Books related to The Dying Breed. More by Declan Hughes. Say what you liked best and least. Describe the author's style. Include any personal information. Mention spoilers or the book's price. 0) 50 characters minimum.

Declan Hughes (born 1963) is an Irish novelist, playwright and screenwriter. He has been n with the Abbey Theatre in Dublin and Irish Writer Fellow at Trinity College, Dublin. He has written a series of crime novels featuring the Irish-American detective Ed Loy. The name "Loy" is a homage to the character Sam Spade from The Maltese Falcon: a loy is a traditional Irish spade.

The Bloomsday Dead by Adrian McKinty. The Detainees by Sean Hughes. Quite Ugly One Morning by Christopher Brookmyre.

The well-written, deceptively wry narration of the detective hero lends a light note to a very dark plot of malice and corruption in Dublin's horse-racing world. A word of warning for those of nervous disposition: this is a no-holds-barred expose of Irish high society clashing with low-life in a bloody tale of murder, incest, drug-dealing, sadistic priests and child abuse, culminating in an unholy mayhem of Greek tragedy proportions. The Bloomsday Dead by Adrian McKinty.

Discover Book Depository's huge selection of Declan Hughes books online. Free delivery worldwide on over 20 million titles. Showing 1 to 30 of 69 results.

320pp, John Murray, £1. 9. One reason for the recent increase in Irish crime fiction may be the increase in Irish crime. Another may be the successful ceasefire in Northern Ireland; the killings of the previous decades having made guns, for the duration, a lot less fun. But a boomtown loves crime fiction, especially hard-boiled crime fiction. Declan Hughes's Dublin recalls Hammett's San Francisco and Chandler's 1940s LA - hot money towns in which the social wax was not yet set.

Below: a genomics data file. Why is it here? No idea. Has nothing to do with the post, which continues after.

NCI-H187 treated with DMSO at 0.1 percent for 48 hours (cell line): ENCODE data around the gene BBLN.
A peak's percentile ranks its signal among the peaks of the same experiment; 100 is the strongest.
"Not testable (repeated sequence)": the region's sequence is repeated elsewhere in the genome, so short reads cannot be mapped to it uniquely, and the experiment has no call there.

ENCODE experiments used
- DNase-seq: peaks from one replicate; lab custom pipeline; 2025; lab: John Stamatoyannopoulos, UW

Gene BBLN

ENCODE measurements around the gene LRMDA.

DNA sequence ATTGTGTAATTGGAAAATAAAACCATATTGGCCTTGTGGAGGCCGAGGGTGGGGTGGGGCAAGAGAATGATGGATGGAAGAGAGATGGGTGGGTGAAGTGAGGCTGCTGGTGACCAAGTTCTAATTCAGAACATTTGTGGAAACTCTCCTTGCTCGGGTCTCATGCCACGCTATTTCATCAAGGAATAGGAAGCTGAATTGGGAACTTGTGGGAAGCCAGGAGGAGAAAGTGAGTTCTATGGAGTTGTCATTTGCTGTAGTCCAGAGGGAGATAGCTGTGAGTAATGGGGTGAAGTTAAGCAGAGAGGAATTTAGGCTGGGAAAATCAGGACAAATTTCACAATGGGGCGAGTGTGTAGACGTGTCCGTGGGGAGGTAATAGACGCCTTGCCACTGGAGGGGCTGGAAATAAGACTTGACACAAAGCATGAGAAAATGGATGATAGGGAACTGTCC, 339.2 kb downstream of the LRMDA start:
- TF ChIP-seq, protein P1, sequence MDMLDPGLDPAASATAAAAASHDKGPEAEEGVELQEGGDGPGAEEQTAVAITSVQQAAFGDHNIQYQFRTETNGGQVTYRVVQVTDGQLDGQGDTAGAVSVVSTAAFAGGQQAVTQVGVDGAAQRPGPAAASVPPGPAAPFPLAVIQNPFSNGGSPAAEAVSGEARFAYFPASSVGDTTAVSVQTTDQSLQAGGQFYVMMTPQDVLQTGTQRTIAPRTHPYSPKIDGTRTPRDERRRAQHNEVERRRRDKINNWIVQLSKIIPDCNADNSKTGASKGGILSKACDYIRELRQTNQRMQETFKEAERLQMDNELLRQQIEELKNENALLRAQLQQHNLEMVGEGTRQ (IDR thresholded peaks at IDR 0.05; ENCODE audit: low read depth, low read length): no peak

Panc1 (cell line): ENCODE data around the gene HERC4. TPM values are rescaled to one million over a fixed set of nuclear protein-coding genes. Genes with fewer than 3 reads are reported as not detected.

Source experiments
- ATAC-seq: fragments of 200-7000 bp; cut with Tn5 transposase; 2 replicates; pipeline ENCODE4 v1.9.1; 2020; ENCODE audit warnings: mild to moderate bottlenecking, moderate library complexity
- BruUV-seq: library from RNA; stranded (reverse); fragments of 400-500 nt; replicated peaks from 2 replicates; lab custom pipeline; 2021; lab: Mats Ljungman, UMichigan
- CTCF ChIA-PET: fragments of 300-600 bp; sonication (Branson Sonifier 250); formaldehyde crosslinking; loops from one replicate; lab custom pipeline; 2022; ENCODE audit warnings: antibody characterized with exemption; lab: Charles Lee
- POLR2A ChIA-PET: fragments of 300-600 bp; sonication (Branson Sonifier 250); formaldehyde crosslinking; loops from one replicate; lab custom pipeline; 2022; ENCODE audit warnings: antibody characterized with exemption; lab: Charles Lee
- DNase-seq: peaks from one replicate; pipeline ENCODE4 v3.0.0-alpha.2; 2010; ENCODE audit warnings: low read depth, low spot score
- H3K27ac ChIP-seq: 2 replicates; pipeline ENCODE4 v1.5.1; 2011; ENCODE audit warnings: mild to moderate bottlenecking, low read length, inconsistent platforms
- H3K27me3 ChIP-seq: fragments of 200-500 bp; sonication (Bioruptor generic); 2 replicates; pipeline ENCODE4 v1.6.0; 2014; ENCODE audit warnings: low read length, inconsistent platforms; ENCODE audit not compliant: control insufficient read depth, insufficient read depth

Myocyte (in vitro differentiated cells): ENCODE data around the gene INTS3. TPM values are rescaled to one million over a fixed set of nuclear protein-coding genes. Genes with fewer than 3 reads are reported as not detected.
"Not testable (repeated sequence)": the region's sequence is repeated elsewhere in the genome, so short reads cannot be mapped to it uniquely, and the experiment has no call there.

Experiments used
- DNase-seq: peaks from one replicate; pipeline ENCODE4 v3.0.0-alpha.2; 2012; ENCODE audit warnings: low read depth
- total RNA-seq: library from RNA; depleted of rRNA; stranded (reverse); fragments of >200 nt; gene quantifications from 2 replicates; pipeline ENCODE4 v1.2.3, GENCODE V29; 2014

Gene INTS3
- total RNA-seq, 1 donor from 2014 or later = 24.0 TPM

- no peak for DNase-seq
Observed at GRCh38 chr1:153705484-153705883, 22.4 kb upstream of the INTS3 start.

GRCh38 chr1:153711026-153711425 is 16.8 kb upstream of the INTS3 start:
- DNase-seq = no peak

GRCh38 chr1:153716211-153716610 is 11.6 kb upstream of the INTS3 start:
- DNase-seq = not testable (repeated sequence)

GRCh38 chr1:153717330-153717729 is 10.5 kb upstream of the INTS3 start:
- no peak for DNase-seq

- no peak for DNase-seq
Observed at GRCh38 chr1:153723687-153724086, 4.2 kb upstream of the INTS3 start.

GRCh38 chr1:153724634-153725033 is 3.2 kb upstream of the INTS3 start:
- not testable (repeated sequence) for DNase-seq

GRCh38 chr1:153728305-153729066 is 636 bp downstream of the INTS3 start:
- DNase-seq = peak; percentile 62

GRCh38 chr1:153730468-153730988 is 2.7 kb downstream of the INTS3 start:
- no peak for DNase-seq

Even the best private eye needs more than a name to find a missing person, but that's all that Father Vincent Tyrrell, the brother of prominent racehorse trainer F. X. Tyrrell, will offer Loy when he comes to him for help. A dwindling bank account convinces Loy to delve into the deadly underworld of horse racing, but fortune soon smiles on him: while working another case, he discovers a phone number linked to F. X. on a badly beaten body left at an illegal dump. Loy's been around long enough to know that there's more to the Tyrrell family than meets the eye - and then a third body appears...
  • Fearlesshunter
In a recent interview, Irish author Declan Hughes talks about his Ed Loy mystery series. The books, he says, are family gothic. "Despite the impression Irish people give that we're open and friendly and candid, there's a lot we don't want to tell you -- a lot of skeletons in our closets."

In this third Ed Loy P. I. novel, Hughes relates a family saga full of family blood, betrayal, and secrets. Keeping the secrets is THE PRICE OF BLOOD. (The UK title THE DYING BREED expresses the content well, too.)